An experimental program has been carried out to characterize the relationship between deposit mass, operating time and temperature in studies of the thermal stability of aviation gas turbine fuel. This information is required by fuel system designers to prevent deposit build-up in fuel system components, thus allowing for more efficient designs. The program has included the design, fabrication, and operation of a novel thermal stability test apparatus for the determination of deposition rates over a range of temperatures and test durations up to several hundred hours.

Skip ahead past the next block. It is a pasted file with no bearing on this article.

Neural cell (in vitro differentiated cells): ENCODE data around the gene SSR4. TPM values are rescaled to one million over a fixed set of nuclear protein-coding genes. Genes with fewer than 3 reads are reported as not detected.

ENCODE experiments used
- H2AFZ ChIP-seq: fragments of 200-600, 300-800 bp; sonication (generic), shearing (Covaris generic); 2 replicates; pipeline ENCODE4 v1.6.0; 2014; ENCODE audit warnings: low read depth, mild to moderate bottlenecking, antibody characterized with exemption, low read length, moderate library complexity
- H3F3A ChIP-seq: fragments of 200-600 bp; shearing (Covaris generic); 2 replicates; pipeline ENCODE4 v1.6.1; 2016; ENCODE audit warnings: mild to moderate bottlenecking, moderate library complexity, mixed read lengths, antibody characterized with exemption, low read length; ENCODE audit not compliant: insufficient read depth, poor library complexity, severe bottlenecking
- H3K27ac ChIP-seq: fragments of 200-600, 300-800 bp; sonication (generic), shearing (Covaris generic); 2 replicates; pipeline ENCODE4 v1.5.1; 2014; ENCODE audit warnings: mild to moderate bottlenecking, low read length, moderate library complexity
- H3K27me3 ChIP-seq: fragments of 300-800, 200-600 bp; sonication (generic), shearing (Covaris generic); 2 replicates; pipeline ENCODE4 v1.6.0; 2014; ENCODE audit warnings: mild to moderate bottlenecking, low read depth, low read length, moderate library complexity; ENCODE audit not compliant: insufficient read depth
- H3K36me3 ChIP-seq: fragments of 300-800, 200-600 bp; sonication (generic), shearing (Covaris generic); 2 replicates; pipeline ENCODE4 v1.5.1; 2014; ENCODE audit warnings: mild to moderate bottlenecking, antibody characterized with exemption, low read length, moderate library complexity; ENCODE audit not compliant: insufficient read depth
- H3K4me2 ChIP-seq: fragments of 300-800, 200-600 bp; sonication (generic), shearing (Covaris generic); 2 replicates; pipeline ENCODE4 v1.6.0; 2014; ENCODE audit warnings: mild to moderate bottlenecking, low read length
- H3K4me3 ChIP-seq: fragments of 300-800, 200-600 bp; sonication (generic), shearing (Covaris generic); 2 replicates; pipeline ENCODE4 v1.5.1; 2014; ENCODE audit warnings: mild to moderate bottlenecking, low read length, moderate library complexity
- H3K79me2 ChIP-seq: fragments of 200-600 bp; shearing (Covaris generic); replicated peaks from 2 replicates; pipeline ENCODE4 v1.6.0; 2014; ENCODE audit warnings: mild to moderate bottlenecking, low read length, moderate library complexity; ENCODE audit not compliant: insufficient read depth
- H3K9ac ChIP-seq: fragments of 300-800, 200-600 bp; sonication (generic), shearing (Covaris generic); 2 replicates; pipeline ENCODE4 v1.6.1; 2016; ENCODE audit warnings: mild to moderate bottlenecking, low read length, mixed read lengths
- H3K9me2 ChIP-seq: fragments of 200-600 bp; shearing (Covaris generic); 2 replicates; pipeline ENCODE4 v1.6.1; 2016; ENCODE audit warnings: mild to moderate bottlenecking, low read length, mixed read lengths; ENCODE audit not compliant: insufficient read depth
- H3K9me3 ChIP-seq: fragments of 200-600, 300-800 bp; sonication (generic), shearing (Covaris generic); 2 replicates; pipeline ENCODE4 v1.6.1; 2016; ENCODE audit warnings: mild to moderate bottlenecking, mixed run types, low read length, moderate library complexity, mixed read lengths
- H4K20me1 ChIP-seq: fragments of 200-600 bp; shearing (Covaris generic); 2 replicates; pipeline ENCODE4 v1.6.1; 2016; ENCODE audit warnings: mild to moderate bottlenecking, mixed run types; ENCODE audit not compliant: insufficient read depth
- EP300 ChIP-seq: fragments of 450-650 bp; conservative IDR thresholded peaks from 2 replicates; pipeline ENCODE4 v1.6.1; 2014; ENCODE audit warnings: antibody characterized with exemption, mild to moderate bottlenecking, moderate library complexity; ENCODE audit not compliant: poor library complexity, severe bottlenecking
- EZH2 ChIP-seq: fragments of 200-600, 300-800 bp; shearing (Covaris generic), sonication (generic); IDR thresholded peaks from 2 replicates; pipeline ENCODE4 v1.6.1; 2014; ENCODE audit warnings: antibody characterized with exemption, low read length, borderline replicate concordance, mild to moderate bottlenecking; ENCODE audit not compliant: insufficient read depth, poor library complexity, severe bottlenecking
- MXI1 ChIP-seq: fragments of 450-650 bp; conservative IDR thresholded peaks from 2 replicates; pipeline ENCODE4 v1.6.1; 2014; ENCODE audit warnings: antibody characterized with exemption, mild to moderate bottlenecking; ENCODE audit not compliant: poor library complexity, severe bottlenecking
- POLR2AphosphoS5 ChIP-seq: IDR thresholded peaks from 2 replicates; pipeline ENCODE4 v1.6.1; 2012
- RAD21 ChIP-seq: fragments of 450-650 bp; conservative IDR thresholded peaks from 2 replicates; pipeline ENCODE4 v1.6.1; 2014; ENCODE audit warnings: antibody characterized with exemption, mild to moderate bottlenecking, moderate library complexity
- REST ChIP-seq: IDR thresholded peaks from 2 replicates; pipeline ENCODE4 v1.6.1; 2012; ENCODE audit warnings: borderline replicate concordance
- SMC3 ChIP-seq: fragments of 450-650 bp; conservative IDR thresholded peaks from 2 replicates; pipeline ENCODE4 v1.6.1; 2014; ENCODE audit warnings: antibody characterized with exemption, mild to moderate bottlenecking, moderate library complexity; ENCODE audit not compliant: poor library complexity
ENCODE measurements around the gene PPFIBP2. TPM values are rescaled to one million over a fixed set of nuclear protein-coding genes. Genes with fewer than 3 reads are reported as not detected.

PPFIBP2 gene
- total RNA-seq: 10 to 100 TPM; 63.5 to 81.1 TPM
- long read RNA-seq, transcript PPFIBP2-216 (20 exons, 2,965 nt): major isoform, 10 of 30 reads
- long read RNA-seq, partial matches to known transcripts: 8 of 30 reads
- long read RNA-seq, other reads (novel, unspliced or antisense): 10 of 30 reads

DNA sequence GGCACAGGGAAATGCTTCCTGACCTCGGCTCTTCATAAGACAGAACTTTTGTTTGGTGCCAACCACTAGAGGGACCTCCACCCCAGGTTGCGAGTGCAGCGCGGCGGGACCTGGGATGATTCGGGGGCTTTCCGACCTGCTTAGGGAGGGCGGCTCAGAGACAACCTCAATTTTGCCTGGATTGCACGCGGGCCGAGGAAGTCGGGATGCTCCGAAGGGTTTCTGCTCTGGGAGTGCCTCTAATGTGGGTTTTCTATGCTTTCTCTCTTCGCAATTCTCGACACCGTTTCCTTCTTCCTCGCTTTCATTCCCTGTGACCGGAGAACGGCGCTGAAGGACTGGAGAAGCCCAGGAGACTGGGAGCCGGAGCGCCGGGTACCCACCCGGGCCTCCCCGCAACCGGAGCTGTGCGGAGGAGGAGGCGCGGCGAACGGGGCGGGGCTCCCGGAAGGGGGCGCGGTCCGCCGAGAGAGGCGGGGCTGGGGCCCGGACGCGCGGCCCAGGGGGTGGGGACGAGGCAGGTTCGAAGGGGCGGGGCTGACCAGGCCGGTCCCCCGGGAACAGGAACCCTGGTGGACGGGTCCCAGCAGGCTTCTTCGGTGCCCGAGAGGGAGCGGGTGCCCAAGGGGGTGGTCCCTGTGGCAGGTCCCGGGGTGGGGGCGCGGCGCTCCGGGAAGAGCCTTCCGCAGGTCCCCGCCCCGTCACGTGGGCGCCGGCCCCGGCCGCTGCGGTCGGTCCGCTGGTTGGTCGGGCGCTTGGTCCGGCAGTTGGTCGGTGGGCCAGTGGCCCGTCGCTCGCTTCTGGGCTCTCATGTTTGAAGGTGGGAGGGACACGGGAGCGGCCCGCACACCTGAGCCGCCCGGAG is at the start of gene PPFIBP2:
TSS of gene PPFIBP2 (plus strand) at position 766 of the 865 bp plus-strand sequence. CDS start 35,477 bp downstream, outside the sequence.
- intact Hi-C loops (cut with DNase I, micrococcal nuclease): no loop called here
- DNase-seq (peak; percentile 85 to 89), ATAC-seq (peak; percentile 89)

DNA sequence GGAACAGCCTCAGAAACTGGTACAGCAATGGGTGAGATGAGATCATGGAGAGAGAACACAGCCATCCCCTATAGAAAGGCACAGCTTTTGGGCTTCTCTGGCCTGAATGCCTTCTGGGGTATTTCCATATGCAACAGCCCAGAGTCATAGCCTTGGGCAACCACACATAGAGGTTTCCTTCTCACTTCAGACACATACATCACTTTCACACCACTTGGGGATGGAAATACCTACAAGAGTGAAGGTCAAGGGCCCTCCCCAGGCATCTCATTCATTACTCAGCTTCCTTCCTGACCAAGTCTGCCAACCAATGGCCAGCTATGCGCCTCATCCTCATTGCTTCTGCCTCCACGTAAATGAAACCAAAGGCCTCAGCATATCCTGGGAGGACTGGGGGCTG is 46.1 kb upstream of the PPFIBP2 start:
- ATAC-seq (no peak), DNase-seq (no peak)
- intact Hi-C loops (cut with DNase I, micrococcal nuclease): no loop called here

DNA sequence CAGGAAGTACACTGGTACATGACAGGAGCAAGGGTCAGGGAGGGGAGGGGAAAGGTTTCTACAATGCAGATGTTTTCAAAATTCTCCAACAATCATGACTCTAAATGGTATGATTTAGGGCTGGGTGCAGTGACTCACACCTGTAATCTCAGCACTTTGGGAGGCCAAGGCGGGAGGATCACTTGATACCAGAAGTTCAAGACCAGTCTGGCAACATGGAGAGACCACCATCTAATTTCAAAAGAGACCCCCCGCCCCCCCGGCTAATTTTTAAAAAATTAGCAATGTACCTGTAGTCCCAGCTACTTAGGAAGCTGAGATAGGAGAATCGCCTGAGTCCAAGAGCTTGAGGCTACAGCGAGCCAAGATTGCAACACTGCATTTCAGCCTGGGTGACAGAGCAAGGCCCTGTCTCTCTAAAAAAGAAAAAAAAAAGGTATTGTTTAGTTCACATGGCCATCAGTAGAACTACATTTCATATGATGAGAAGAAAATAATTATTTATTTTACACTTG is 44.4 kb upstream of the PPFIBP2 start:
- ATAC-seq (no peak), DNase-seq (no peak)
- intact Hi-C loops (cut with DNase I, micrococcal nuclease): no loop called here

Experiments were run to determine the rate of deposit formation as a function of temperature in heated stainless steel tubes at low velocity using Jet A fuel. The test tube had an inside diameter of 0.22 cm, a length of 0.91 m, and a flow rate of 0.73 kg/hr. Deposits obtained were often characterized as thick, porous, and non-uniform in nature. Deposit density, based on carbon content was 0.08 g/cm3. Deposit rates of 0.1 to 100 μgC/hr-cm2 were observed at surface temperatures between 400 and 600 K.